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Material Girl Launches Wine Labels


The high priestess of re-invention is back in the headlines. Madonna, the pop icon, has released a range of Californian wines called Chateau Madge, the brainchild of Marty Erlichman, a veteran Hollywood celebrity manager.

Madonna's lucrative licensing deal that promises to alter the way that wine is sold to the public, reports The Independent 's Online Edition.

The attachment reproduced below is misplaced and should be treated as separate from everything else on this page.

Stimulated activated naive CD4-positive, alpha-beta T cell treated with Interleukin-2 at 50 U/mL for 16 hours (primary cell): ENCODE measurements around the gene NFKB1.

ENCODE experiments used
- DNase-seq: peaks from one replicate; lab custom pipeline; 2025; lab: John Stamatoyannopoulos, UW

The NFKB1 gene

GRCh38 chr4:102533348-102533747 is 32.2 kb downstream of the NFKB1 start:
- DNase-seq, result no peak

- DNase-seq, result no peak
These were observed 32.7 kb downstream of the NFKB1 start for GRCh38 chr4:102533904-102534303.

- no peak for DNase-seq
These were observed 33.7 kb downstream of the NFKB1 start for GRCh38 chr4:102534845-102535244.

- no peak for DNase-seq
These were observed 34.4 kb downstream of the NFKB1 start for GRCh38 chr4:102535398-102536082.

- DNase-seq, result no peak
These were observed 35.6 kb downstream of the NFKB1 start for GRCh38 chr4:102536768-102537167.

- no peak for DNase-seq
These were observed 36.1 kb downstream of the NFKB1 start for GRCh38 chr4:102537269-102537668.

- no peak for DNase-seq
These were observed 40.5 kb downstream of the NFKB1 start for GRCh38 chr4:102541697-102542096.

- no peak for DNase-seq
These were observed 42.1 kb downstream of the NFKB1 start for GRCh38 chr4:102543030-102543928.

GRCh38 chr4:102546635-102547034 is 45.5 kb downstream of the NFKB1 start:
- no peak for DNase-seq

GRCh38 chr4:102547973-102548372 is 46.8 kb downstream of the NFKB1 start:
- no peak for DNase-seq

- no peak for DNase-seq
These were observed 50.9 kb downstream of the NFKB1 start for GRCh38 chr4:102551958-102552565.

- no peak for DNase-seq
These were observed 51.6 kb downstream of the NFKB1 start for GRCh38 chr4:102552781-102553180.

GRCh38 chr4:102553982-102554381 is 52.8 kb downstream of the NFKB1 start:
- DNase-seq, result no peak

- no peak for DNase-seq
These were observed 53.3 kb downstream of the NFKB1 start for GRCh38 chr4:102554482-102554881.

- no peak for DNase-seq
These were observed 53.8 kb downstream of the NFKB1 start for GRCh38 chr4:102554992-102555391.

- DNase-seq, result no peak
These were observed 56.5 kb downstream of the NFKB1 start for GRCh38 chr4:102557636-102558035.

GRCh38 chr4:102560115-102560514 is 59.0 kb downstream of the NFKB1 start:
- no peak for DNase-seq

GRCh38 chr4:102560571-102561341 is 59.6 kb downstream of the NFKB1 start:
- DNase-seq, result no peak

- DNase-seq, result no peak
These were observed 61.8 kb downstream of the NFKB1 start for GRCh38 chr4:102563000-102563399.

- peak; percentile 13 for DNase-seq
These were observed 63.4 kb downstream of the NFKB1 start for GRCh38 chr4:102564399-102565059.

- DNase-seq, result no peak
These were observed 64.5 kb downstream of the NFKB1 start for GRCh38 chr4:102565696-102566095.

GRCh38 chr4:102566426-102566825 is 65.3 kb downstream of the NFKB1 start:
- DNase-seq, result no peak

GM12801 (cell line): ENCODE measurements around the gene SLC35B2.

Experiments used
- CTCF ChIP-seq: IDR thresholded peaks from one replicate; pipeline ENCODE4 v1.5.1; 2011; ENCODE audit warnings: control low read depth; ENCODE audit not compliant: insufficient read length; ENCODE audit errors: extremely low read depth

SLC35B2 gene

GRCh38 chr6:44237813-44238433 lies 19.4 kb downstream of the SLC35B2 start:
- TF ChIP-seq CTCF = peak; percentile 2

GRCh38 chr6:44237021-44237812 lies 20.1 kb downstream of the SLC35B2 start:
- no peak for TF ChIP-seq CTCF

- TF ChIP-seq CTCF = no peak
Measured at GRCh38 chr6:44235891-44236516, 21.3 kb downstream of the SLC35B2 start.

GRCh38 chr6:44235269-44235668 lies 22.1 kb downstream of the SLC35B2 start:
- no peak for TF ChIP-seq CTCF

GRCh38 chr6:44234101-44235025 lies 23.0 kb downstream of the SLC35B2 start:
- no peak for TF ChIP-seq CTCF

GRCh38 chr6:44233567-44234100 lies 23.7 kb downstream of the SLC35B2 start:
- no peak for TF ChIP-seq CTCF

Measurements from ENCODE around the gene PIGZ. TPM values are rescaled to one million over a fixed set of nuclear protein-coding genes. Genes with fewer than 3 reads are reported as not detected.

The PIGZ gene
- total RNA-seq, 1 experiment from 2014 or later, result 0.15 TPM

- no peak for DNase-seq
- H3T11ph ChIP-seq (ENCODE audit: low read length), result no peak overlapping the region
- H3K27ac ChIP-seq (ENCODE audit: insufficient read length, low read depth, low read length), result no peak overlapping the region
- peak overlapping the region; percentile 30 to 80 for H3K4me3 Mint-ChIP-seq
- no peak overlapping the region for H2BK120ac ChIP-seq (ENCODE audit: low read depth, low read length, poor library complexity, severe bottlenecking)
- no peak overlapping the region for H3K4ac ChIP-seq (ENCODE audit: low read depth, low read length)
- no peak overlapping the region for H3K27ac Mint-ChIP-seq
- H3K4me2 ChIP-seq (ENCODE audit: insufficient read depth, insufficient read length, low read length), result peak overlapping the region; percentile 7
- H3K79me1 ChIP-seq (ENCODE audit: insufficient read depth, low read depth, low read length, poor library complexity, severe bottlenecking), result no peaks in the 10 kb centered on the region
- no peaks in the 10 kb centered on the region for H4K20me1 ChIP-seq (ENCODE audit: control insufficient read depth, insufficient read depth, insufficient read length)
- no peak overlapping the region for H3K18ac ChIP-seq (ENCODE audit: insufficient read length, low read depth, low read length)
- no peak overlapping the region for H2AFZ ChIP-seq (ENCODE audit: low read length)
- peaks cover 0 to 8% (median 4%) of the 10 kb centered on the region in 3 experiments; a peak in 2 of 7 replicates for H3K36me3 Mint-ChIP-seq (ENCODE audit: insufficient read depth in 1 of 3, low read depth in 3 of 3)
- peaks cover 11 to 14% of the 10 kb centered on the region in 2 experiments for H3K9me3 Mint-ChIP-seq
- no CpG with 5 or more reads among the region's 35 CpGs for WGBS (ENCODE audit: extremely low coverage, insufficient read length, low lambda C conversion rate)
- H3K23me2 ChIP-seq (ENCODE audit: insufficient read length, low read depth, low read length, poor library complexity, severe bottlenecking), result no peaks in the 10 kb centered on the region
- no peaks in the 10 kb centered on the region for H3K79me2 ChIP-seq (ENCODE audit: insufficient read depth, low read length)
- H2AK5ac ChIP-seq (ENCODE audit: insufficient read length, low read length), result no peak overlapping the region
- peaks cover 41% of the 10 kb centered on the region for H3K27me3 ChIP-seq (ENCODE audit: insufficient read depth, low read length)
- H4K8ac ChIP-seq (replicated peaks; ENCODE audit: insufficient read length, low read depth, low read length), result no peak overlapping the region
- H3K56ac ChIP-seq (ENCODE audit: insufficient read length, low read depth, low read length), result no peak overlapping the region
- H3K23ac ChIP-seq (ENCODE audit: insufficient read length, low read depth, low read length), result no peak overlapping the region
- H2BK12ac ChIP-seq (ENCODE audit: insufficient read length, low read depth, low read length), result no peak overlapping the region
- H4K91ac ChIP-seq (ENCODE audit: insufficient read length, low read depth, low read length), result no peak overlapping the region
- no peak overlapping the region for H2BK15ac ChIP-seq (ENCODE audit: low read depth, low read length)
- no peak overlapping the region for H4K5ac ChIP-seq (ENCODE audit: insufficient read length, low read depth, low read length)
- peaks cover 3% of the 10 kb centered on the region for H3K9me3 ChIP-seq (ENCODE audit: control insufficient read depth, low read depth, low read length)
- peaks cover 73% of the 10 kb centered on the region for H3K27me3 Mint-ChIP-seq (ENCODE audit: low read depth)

The wine label is 'Confessions', inspired by the name of the 47-year-old diva's new album, Confessions on a Dance Floor . The bottles are adorned with a choice of two pictures of the singer as she appears in the music video currently topping charts worldwide. Madonna's wine offerings include a Pinot Grigio, a Barbera, a Cabernet Sauvignon and a non-alcoholic 'Un-wine'. Priced from US$25 for a bottle of 'Un-wine' to $40 for the Cabernet Sauvignon, the wines are expected to sell out within days, say The Independent 's Tom Anderson and Andrew Gumbel. The wine trade is a new departure for Madonna. But back in 1995 her father, Tony Ciccone, established a vineyard in Michigan, a venture his daughter supported with a US$1.5 million gift. Erlichman's job is managing the appearances of Barbra Streisand. His first attempt to create a celebrity wine product line, 'Dead Red', linked to The Grateful Dead, was initially thwarted when the lead singer, Jerry Garcia, died in a rehab clinic. Erlichman's company, Celebrity Cellars, founded in 1997, produced a non-alcoholic wine in Garcia's honour. Erlichman followed with labels devoted to Frank Sinatra, Streisand, Neil Diamond, Bob Dylan and the Rolling Stones. "We're not selling what's inside the bottle, but what's outside the bottle," he said, adding that only around one in five buyers of his celeb wines actually drink them. Cricket stars, too, are getting into the wine business. England's Ian Botham has launched an Australian wine with Bob Willis. It became UK supermarket chain Tesco's fastest-ever selling wine. There's a good side to celebrity wines -- it does attract more people. "If it's a celebrity, then that's one way of bringing people to wine ... in some ways it's no different from the millions of brands that the supermarkets invent," Matt Skinner, celebrity chef Jamie Oliver's sommelier, told The Independent.

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